In this vision, repeated until it seemed the impression could never be forgotten, the one in vision seemed to be standing by the cross at the parting of the two great roads. The one was the narrow way of life that leads to heaven and glory; the other was the broad way to hell and destruction. Great, busy, hurrying multitudes—multitudes hustling with business, carrying great loads of sin and rushing along with the affairs of life—were passing by in endless streams and countless numbers. The child was the preacher at the cross roads. Again we heard one side of the conversation: “Hello! my friend! Please wait a minute; I want to speak to you. Say, do not go down that broad road; it leads to hell and ruin. I have been down that way and have seen hell for myself. Stop here by the cross and let Jesus wash all your sins away. From the Cross of Christ here you can start up this other road that will lead you to heaven and everlasting life and joy. Oh! that fellow does not believe it. There he goes on down the broad road. What a pity! I will stop this other man and see if he will believe. Hey there! Just a minute! Say, do not follow that crowd. They do not know where they are going. That road leads to destruction; that is the road to the lake of fire. Please don’t go on. I came out here to stop as many of you as possible and give you fair warning. Better turn aside here, let Jesus wash your sins away, and go with us up the road to heaven where God is. Oh, there he goes, too! “Here is another. Wait a moment! Say, come out of that crowd. Cannot you see there is no one travelling back this way? They all go down that road; no one ever comes back. That is the broad road to hell. Stop here by the cross, believe the gospel of salvation through Jesus’ blood, and you will be safe. There is no other road further on. This is the only road to heaven. Turn in here or you will be lost too. “Oh, what a pity he does not believe me. There he goes with the others.”

Sometimes the youthful preacher would decide that if no one believed him he would follow the wilful crowd to see what happened. When he arrived with the crowd at the brink of the lake of fire in hell, ee heard him say, “Look at that crowd falling into hell! Not one escapes. Everyone goes in.” Slowly drawing near the edge of the pit and leaning over and looking down into the lake with its suffering multitudes, the preacher said: “I cannot help you now. I told you all about this back there at ‘the gospel cross roads,’ but you would not believe. No, you would not believe, even if I could help you out. No, I am helpless now. If you had listened when I warned, the Lord would have saved you; you came on and fell in because you would not take advice. No, I can’t. I am going back to the cross roads to see if I can find some one who will listen, and stop a few at any cost.”

He was occasionally successful in persuading one to listen. Then he would say, “Now, you get down there at the foot of the cross of Jesus and pray. Oh, you don’t know how to pray? Well, you say what I tell you. ‘Jesus, I am a sinner! I was on my road to hell. I am only fit for hell. The big load I carry is only sin. Forgive my sins and teach me to live only for your glory. Amen’.” There was rejoicing then as the sinner was saved and started up the narrow road, while the preacher went out to try to rescue another deluded traveler.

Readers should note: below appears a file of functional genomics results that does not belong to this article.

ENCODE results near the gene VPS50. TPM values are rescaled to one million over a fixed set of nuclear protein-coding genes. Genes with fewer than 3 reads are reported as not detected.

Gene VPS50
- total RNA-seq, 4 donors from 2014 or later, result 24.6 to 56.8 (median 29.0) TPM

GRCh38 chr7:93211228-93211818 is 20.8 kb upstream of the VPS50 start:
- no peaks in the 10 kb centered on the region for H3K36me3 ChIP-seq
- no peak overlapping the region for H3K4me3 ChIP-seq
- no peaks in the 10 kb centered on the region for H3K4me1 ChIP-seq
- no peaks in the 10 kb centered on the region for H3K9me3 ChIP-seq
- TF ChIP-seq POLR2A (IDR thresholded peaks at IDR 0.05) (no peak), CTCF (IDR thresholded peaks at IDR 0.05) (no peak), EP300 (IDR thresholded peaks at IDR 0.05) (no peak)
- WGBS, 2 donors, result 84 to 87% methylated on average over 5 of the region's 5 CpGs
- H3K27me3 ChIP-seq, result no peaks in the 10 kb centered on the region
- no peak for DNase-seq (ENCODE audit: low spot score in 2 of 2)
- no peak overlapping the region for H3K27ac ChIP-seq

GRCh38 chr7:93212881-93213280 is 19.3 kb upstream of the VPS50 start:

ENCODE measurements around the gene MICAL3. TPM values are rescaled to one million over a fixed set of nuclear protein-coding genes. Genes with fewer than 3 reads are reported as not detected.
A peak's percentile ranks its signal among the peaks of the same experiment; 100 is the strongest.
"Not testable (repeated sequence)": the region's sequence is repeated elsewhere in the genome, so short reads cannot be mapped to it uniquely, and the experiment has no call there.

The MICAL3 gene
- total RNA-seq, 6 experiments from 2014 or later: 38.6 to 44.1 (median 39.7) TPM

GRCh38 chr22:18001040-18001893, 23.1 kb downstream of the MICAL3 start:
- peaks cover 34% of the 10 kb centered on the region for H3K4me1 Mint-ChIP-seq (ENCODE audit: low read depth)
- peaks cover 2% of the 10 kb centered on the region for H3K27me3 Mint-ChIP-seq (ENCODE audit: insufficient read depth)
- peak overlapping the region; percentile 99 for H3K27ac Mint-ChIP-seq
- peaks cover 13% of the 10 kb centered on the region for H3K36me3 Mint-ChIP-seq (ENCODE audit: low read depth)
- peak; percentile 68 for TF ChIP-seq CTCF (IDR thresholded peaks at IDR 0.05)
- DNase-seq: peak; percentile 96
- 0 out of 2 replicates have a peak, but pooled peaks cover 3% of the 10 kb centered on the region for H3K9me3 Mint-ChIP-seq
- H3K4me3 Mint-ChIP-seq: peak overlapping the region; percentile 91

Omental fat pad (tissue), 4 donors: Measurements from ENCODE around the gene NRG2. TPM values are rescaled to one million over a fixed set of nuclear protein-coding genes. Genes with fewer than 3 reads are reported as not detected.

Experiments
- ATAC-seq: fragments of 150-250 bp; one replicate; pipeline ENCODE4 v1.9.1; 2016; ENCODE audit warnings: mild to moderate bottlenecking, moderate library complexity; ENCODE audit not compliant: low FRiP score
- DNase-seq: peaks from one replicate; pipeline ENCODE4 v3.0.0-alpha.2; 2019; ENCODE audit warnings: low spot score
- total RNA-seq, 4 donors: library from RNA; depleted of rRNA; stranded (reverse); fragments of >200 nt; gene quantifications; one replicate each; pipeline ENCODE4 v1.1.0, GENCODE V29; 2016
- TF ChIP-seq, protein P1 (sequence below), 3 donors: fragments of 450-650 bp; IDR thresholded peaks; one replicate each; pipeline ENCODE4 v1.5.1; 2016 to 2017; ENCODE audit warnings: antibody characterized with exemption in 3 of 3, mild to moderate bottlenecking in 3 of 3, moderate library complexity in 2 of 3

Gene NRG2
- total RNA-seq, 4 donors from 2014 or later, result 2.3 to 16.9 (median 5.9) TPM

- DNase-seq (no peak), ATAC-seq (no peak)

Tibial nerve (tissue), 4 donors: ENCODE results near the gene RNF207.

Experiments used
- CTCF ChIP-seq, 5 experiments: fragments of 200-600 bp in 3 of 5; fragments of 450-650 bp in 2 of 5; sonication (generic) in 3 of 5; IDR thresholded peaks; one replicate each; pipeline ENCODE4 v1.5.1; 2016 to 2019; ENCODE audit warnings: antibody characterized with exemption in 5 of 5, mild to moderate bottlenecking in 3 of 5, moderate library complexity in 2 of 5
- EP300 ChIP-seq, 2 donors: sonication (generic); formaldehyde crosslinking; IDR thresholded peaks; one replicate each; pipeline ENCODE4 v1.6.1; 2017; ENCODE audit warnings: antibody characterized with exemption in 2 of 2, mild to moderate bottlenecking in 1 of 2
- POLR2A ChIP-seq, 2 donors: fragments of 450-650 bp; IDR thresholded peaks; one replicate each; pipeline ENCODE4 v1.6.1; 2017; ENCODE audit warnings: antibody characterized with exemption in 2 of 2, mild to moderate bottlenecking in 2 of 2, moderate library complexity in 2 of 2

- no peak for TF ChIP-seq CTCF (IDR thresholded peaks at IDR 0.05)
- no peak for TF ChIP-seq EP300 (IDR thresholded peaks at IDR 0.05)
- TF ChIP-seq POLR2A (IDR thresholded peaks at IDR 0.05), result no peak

These visions, with some variations, were repeated many times, making it clear that salvation was only by repentance and belief in the blood of Christ, through the preaching of the gospel; that the many were called; that few were saved; that the road to destruction is broad and multitudes pass that way; that the way of life is narrow and few there be that find it. It was made equally clear that the Christian is to stand in the gap at the parting of the ways and persuade and warn to the limit of his ability.

We have told how the boys, even the small boys, went out at that time and preached on the streets with unction of the Holy Spirit, sometimes under direct inspiration such as we had never before witnessed.

I will close this chapter with the story of the university student who went by the cross road. Opposite our front gate lived a university student who was to have graduated from the university that year. After moving here I talked with him, asking him to come over and discuss the Bible and Christianity in a friendly way. He came a few days, and I felt certain he was convinced of the truth of what I said. The questions he raised seemed to be answered to his full satisfaction. Through him I managed to get a chance to talk with some of the other university students during their vacation. I had been going to their rooms ten days, when there came the mighty outpouring of the Holy Spirit upon Adullam.

The students were friendly, and I felt that the student I have mentioned saw clearly the truth of the gospel. I could see that, although he was polite, he was not disposed to accept the truth and did not seem to like the friendly way the other students responded to the Bible discussions. One morning when one of our girls was out at our front gate it happened that this young university student was out there too. The girl began telling him he ought to be a Christian, in a simple way urging him to believe in Jesus to save him from his sins, make him a good man, save him from hell, and lead him to heaven.

“What’s the use of my being a Christian ? I do not need to be saved.” “You might die suddenly in your sins, and you would go to hell.” “Who are you?” scoffed the student. “You are a little snip of an ignorant girl, just a sort of useless beggar. What do you suppose you are trying to do? You are trying to teach me something when you are not worthy to even talk to me. I am a university student. I am wise. I have read many books. I have been many years in Peking. I can speak and read English as well as Chinese.” He then spat in her face and told her to mind her own business.